Research Methodology

APA Citation: Gultekin, M. (2016).  The Effect of Project Based Learning Outcomes in the 5th Grade Social Studies Course in Primary Education.  Retrieved May 15, 2016, from http://www.academia.edu/1456133/The_Effect_of_Project_Based_Learning_on_Learning_Outcomes_in_the_5th_Grade_Social_Studies_Course_in_Primary_Education
 
Brief summary of methodology: The study used both qualitative and quantitative research methods. This included a control group that was given both a pre­test and a post­test, and an experimental group that was interviewed based on their opinion of both the teachers and the project­based learning approach. All of the students involved attended the same primary school; the groups were created based on social studies achievement, gender, and assessment scores for a total of 40 students. The findings were collected over a three­week timespan.

Potential strengths and weaknesses of the sampling and instruments used in the article: The implementation of this study utilized a variance of convenience sampling: looking specifically at fifth grade subjects in one primary school who were enrolled in the social studies course and met particular gender and achievement requirements. This allowed for the study to be conducted over a fairly brief amount of time (three weeks), with a seamless administration of pre­ and post­tests and semi­structured interviews. Similar results for fifth grade social studies students would probably be feasible in terms of reproducibility. In analyzing the quantitative research, standard deviation was accounted for. For the experimental group, an 11­stage project­based learning process was implemented to ensure full immersion in the curriculum approach.
By narrowing down the groups to ensure equal representation based on gender and academic ­level, the study accounted for any issues of bias.
 
According to McMillan (2007), “qualitative studies should have informative and knowledgeable participants” (p. 114). This was addressed in the study, because each fifth grader who belonged to the experimental group ­ the group giving interview feedback ­ was shown two Powerpoint presentations which explained the project­based learning approach, including its benefits and limitations. However, since the interview was semi­structured, and the five questions included queries about the teacher, I do wonder what information the elementary school students provided. Most elementary school students revere their classroom instructions, and the feedback about instructional approach might be more positive with this group of students than with a more opinionated group of older learners.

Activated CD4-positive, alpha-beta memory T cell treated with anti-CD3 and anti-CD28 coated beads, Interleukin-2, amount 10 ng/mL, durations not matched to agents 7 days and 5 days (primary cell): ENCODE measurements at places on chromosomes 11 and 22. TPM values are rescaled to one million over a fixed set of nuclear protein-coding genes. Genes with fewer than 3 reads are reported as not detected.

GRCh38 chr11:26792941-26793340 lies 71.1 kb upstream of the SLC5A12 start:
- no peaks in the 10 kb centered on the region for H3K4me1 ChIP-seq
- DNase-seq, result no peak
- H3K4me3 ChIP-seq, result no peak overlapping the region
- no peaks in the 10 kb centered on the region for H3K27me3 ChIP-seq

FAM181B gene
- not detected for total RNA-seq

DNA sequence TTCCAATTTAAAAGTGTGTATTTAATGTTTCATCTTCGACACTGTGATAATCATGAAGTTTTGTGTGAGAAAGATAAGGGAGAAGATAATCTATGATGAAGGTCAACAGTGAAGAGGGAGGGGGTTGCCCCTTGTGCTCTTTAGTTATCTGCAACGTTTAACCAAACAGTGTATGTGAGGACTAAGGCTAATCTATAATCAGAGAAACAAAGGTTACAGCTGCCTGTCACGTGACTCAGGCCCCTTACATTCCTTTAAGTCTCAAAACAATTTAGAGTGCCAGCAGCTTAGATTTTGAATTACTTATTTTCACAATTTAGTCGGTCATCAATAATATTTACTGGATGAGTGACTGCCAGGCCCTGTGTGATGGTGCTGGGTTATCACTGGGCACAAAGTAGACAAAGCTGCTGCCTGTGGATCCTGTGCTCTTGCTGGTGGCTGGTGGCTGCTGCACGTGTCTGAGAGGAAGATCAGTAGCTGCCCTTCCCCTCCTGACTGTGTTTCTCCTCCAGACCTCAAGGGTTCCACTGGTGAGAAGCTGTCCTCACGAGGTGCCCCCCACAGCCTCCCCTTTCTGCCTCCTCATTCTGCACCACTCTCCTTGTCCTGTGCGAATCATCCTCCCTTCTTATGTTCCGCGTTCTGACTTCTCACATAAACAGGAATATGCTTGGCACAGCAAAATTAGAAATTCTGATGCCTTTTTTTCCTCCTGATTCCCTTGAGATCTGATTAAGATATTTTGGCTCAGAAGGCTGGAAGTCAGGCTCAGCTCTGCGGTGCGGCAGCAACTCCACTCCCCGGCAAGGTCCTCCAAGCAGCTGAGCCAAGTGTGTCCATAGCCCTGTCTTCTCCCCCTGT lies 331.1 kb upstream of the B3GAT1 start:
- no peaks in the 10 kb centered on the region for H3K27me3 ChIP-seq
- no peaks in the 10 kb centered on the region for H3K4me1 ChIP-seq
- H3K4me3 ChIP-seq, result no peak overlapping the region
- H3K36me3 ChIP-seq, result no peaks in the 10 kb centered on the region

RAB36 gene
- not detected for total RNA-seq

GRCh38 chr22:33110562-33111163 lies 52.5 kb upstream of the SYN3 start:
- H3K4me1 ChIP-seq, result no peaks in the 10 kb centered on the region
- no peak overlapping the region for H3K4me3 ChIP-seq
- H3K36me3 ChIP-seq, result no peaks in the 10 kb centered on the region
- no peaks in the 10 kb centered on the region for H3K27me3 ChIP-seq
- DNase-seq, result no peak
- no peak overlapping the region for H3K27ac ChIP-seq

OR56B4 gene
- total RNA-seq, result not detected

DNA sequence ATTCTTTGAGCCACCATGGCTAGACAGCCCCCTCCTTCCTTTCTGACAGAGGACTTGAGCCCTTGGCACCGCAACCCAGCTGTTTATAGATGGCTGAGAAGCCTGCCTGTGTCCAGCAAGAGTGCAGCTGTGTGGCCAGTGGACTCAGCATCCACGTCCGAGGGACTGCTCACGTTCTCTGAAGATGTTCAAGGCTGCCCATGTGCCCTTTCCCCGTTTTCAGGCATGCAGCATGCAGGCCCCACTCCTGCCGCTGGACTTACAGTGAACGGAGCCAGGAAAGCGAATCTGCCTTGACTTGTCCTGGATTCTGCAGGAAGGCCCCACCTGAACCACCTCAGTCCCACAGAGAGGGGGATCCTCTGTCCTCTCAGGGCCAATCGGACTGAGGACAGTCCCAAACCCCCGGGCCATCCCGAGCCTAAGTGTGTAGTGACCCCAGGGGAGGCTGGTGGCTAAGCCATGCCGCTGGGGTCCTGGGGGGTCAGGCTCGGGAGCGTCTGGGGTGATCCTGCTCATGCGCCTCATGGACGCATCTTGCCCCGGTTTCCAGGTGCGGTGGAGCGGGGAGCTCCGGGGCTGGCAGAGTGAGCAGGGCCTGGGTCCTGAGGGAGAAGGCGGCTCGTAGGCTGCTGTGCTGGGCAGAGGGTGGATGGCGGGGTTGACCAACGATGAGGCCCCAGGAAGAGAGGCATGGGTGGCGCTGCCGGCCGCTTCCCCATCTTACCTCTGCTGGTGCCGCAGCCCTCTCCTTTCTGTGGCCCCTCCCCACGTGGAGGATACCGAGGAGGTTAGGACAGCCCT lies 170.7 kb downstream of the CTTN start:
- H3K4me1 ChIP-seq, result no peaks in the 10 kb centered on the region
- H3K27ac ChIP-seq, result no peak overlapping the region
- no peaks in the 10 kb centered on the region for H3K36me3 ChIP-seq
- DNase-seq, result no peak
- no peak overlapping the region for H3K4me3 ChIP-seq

However, it might be difficult to generalize this study outside of the social studies discipline, or for different levels of students. Although a control was in place, the sample is also not large enough to determine if there were other variables at this particular location that impacted the results. Replicating the study across other schools with similar populations of students would lend credence to the findings.
 
McMillan (2007) explains that although it is common for studies to focus on approximately 15 experimental subjects and 30 overall, “in many educational studies conducted in the field, higher numbers of subjects are needed” (p. 100). Of course, the need for more subjects is most often relevant when the findings are lacking in outcome, and in this particular study the results showed that students were more successful in the project­based learning group.

McMillan, J. H. (2007). Educational Research: Fundamentals for the Consumer 6th ed. Pearson.

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